An eight-year-old neutered male retriever mix dog diagnosed with osteosarcoma of the mid-left ulna in February of 2016, had a partial mid-ulnectomy with clean margins and had been doing well. No adjuvant chemotherapy or radiation therapy were administered post-operatively. Four months after the mid-ulnectomy, a small growth on the lateral aspect of left forelimb was noted and had been getting larger. Radiographs (see below) show a mass (approximately 2×2 cm) in the soft tissues where the partial ulnectomy was performed. The mass was nonpainful and firm. A fine needle aspirate of the mass was obtained and submitted for cytologic evaluation.
Submitted slides were moderately to very highly cellular and consist of few to many red blood cells and a nucleated cell population predominated by individual round to spindle shaped cells (osteoblasts) with few scattered leukocytes in proportions consistent with peripheral blood. The osteoblasts had a small to moderate amount of basophilic cytoplasm that rarely contained pink granules and occasionally exhibited a small perinuclear clear area (Golgi). The nuclei were eccentric, round to oval, and had finely stippled chromatin pattern and 1-3 prominent nucleoli. Anisokaryosis was moderate; mitotic figures were frequently noted; binucleated cells were occasionally noted. Cellular aggregates were occasionally associated with a very small to moderate amount of pink extracellular matrix. The cytologic diagnosis was osteosarcoma.
Unlike many types of sarcoma, osteosarcoma can often be diagnosed definitively via cytology. While most of sarcomas consist of numerous of spindle-shaped cells, the osteoblasts that comprise osteosarcomas are more round to irregular in shape with a characteristic large oval, eccentrically-placed nucleus coupled with a perinuclear clear area (a characteristic that osteoblasts share with plasma cells). Many, but not all, osteoblasts also contain many fine intracytoplasmic pink matrix granules. Aside from these characteristics that identify their cell of origin, the malignant osteoblasts of osteosarcomas commonly exhibit many easily discernible criteria of malignancy (anisokaryosis, multiple prominent nucleoli).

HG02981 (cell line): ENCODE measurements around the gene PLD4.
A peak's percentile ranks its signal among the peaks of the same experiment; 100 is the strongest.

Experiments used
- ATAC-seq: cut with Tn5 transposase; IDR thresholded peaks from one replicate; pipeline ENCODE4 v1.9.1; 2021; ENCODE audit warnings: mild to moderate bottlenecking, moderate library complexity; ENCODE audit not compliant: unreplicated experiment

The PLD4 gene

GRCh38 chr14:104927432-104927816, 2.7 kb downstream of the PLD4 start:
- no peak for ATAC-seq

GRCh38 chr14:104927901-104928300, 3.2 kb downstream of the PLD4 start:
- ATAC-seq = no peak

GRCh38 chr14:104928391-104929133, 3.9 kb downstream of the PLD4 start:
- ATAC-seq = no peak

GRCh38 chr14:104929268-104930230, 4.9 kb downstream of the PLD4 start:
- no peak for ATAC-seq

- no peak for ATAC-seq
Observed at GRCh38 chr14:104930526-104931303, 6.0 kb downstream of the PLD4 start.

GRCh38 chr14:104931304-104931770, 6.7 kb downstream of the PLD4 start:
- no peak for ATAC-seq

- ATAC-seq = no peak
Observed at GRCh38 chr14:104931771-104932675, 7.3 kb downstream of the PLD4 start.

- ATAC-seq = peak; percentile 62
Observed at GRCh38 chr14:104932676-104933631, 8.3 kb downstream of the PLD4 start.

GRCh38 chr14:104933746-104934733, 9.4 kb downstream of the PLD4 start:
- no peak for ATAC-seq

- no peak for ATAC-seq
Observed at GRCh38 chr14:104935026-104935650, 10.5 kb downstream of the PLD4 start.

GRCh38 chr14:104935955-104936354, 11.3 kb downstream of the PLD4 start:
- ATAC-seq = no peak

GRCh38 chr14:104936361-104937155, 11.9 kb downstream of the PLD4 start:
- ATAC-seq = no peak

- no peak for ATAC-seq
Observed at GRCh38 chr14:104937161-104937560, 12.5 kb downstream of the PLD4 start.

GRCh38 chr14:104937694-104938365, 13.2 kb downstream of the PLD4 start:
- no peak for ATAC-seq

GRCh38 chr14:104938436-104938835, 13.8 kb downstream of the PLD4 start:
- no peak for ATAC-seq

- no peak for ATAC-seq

Although the biopsy of the tumor was reported to have clean margins, recurrence of osteosarcoma at the amputation site suggests neoplastic osteoblasts were left behind within the soft tissues of the distal forelimb, where achieving wide soft tissue surgical margins are often difficult or impossible. A recent retrospective study of ulnar osteosarcoma (n = 30 cases) suggests that prognosis was no worse for these dogs compared to dogs with osteosarcoma involving other appendicular sites, although a variety of different treatment strategies were employed in this case series.1 Partial ulnar ostectomy was associated with a low complication rate and good to excellent function post-operatively, but may be associated with an increased risk of local tumor recurrence given the challenges of achieving wide surgical margins in the distal forelimb. The role of adjuvant chemotherapy in delaying tumor progression in ulnar osteosarcoma remains undefined, although most veterinary oncologists would likely advocate for its use in these cases given the high likelihood of metastasis.
- Ulnar osteosarcoma in dogs: 30 cases (1992–2008). Ramesh K.Sivacolundhu, Jeffrey J. Runge, Taryn A. Donovan, Lisa G. Barber, Corey F. Saba, Craig A. Clifford, Louis-Philippe de Lorimier, Stephen W. Atwater, Lisa DiBernardi, Kim P. Freeman, Philip J. Bergman, JAVMA 2013; Jul 1; 243(1):96-101).
Image 1: Lateral radiograph of the left forelimb. Note the mid-forelimb radiopacity in line of where the ulna had previously resided.
Image 2: 50x objective. Cytology of the mid-forelimb mass. Several round to irregularly-shaped malignant osteoblasts with the typical eccentric nucleus, basophilic cytoplasm, and a perinuclear clear area within the cytoplasm. Also, note the anisokaryosis, prominent nucleoli, and binucleation. A small amount of extracellular pink matrix is in the center of the photo.
Image 3: 50x objective. Cytology of the mid-forelimb mass. Several round to irregularly-shaped malignant osteoblasts with the typical eccentric nucleus and a perinuclear clear area within the cytoplasm.